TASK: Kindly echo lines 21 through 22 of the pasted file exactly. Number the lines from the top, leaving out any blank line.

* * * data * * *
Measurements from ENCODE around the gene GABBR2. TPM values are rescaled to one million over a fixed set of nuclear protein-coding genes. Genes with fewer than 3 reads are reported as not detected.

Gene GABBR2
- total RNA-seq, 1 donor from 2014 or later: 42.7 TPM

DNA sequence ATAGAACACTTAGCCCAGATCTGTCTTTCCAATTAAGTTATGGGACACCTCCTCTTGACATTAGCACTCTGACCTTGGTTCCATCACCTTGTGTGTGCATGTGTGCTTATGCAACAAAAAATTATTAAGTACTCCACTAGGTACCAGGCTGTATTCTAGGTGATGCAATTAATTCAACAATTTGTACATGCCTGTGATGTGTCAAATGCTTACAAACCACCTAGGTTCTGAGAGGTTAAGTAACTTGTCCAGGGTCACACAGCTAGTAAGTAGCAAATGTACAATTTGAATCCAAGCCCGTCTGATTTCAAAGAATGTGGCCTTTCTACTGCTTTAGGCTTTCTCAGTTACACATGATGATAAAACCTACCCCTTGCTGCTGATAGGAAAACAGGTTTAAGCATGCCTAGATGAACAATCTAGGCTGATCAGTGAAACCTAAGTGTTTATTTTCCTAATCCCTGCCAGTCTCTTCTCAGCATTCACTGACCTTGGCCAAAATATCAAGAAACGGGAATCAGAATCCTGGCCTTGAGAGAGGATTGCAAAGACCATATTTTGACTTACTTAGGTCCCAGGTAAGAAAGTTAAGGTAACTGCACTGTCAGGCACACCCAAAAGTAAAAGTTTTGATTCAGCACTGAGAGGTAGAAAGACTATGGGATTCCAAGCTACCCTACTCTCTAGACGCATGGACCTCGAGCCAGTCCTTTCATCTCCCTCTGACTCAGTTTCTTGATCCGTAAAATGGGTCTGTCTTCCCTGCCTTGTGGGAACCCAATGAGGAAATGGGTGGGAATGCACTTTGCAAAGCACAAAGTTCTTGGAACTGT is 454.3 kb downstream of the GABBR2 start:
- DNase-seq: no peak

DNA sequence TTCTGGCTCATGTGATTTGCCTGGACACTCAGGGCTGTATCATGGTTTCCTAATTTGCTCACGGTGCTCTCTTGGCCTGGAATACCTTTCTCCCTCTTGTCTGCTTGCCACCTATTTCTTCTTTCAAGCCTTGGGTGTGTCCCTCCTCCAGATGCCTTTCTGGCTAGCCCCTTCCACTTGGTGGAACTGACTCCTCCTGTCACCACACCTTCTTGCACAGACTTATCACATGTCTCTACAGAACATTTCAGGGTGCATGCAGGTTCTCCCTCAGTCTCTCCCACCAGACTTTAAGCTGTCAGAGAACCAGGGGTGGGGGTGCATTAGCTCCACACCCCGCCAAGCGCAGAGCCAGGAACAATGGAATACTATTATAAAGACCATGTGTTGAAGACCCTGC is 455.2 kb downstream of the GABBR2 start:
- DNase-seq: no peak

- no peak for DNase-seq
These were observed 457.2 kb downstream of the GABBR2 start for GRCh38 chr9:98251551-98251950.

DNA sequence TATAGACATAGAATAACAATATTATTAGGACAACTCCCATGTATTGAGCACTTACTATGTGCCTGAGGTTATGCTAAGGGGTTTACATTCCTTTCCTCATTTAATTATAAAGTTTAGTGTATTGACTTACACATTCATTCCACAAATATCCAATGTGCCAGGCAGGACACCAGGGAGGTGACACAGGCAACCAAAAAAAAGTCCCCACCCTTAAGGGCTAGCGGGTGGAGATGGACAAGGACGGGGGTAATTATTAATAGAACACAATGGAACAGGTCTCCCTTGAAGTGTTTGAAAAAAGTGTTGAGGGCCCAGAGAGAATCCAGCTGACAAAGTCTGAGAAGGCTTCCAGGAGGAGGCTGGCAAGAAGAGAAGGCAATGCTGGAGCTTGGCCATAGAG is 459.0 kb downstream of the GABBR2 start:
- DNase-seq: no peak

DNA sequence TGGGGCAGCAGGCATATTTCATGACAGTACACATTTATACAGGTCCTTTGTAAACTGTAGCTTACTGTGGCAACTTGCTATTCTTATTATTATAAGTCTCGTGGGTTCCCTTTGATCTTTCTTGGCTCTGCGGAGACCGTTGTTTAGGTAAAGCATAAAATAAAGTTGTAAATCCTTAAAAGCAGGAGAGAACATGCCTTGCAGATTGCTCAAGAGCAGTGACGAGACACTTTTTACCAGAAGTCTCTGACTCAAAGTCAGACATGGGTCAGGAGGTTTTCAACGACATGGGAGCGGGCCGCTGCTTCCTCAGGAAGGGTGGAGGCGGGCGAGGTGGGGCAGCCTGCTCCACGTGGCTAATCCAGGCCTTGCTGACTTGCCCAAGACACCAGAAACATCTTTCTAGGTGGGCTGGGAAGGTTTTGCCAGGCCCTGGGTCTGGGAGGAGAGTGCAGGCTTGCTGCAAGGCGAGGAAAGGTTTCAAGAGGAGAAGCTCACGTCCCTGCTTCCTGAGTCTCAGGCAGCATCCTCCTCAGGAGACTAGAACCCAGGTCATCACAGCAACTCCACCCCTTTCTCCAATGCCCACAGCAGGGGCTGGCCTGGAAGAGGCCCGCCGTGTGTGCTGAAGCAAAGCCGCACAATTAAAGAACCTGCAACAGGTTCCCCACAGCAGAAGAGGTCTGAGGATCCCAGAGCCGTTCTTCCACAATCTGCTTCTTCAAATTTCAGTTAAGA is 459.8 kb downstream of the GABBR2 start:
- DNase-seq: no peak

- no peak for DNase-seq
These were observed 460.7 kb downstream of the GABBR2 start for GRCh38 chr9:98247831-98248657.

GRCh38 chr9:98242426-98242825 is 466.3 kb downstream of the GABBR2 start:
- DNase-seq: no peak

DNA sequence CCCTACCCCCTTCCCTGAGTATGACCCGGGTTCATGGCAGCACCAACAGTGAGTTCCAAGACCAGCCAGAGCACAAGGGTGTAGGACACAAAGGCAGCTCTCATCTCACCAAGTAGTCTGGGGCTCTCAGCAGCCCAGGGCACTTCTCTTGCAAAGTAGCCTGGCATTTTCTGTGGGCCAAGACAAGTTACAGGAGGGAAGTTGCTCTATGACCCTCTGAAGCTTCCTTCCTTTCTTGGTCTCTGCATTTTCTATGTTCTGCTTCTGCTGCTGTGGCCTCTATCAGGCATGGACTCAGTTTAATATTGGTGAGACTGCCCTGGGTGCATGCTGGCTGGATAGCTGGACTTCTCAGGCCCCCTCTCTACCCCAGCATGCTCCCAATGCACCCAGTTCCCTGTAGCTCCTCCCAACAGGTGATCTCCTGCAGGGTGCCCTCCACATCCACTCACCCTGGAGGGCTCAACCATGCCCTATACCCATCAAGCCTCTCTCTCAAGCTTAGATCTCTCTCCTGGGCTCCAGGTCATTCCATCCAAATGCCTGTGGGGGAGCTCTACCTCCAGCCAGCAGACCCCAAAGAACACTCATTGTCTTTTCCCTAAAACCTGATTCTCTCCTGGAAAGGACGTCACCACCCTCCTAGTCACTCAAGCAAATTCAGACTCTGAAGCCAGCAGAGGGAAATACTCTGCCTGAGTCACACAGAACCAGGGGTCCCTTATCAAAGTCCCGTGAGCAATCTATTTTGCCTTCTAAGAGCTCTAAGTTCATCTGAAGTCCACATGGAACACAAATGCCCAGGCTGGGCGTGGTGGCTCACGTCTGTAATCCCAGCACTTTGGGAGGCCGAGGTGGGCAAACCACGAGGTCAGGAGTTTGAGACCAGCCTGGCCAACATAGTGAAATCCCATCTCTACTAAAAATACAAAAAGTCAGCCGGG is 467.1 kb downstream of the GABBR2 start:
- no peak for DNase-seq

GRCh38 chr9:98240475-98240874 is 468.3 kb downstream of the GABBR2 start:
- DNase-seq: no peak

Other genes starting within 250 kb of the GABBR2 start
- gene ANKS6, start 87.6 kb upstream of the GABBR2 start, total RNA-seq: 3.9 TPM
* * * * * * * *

- DNase-seq: no peak

Other genes starting within 250 kb of the GABBR2 start